Artemisia Café now serves a wonderful dinner

 A quiet success
By BRIAN DUFF  |  August 1, 2013


PAN-ROASTED COD With a summery succotash.  

These days when chefs move to Portland to open a restaurant they often want to tell you why. They flatter us with talk about Portland’s adventurous palates, our exciting “food culture,” our reasonable rent, our fresh seafood, our local farms, and the particulars of our regional produce. They drop references to famous places they have run or apprenticed or sous-chefed. They have a vision, and they are eager to talk about it. It can be fun. It’s entertaining to hear someone try to give new life to the established food clichés. And who doesn’t like a bit of anticipation? Sometimes they live up to the hype they work to create.

But opening loud has its dangers. You get resumes from the most charming but problematic servers. You get proposals from the most persuasive and expensive design firms. You build expectations and invite disappointment, even schadenfreude. So it is refreshing to find a chef who has taken the alternative path: show up, start cooking, and wait for word to get out that you are good.

Word should start getting out about the new dinner service at Artemisia Café, with food from a well-pedigreed chef who returned to Portland for the simple reason that this is where he is from. By quietly taking over the well-loved brunch and lunch spot in the evenings, chef Guy Frenette is keeping his overhead and profile low even as his menu shows that his ambitions are lofty.

The first sign was off the menu actually: a complimentary amuse-bouche of a smoky creamy seafood soup — perfect on a rainy evening, with big pieces of fish piled into the tiny bowl. The menu features more “small bites” that offer intriguing flavors for just four or five dollars, from a Hawaiian style poke to a Lebanese muhummara spread. We tried a grilled peach with pancetta and pea shoots. The grill had brought out the sour and tart flavors in the fruit, but there was still enough sweetness to work well with the crispy strips of salty pancetta. A balsamic drizzle emphasized the sour saltiness of the dish.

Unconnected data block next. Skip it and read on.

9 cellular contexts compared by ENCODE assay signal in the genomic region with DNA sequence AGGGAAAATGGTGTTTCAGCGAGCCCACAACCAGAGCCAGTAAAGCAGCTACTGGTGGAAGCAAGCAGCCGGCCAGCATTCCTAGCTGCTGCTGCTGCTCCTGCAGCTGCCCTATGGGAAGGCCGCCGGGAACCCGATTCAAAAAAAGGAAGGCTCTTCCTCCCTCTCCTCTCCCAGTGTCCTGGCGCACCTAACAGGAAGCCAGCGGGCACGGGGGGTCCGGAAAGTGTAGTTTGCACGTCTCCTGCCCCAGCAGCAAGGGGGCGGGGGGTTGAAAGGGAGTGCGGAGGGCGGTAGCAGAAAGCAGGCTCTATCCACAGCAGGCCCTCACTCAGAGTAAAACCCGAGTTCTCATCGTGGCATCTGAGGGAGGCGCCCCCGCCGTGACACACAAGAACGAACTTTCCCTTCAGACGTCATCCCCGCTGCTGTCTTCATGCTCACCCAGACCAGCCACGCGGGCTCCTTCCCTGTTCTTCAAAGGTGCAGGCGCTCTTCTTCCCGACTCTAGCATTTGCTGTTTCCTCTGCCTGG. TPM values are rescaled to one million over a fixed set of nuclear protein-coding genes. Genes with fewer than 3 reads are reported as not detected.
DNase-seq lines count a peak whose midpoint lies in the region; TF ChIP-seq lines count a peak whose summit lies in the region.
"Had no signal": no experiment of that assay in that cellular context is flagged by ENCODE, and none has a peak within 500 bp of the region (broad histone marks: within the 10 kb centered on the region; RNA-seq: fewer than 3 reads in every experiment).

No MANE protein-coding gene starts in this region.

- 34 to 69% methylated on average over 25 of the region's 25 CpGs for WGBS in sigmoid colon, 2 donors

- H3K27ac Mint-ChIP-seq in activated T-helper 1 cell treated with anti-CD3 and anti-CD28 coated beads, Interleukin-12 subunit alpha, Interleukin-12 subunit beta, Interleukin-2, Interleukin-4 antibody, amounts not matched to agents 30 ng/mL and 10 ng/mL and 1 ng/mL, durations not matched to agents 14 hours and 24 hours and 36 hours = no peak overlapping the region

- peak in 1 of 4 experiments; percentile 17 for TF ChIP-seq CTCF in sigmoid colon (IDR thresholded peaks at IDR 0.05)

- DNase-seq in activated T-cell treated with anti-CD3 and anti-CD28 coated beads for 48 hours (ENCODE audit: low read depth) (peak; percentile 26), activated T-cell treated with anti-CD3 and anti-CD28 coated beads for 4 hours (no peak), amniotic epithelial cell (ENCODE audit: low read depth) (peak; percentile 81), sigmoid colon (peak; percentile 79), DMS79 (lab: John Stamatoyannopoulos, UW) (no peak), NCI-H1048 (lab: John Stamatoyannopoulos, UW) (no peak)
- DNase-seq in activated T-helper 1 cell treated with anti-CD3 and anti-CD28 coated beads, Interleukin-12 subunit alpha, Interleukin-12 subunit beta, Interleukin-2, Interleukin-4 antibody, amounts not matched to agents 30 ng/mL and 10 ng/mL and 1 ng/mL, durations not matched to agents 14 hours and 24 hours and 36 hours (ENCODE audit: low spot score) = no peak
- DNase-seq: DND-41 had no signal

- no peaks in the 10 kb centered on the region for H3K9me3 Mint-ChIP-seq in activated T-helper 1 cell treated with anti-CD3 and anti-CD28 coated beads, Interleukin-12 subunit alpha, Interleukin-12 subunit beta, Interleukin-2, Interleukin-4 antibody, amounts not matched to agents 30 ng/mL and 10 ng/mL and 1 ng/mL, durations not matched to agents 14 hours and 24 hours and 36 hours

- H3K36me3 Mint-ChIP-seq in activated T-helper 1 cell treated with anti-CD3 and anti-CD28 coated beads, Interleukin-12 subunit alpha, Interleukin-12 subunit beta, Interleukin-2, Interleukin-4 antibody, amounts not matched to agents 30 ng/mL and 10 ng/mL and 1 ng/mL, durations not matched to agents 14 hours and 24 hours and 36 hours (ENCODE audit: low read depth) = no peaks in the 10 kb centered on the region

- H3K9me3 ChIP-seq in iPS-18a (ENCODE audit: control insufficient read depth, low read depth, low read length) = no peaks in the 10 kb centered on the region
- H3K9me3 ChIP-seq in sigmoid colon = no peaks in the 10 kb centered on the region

The menu offers four pastas, which are the specialty at Oliveto, the terrific Berkeley restaurant where Frenette learned his trade. We tried the simple and delicious spaghetti with clams. The thin broth was very rich, hearty, and salty — especially as it soaked up flavors from the generous portion of pancetta sprinkled among the noodles. There were many tender clams, and our only complaint was that the pork pushed the flavor of the seafood aside a bit.

An entrée of pan-roasted Maine cod featured a great summery succotash under the tender fish. It was a big, sweet, crunchy pile of sweet local corn and green beans, spotted with tender and sweet green and red heirloom tomatoes. The fish itself was perfectly cooked, and the whole dish had a pleasant buttery undertone that was cut nicely by a few squeezes of lemon. Another entrée of lamb meatballs has the courage to look like a big appetizer. It was great — the lamb had a nice muskiness but the dish was not too heavy. The meatballs sat in a richly sweet muhummara spread made with red peppers, which was a great foil for the lamb (as was the zing of paprika over the dish). Grilled flatbread and fried queso rounded out the entrée.

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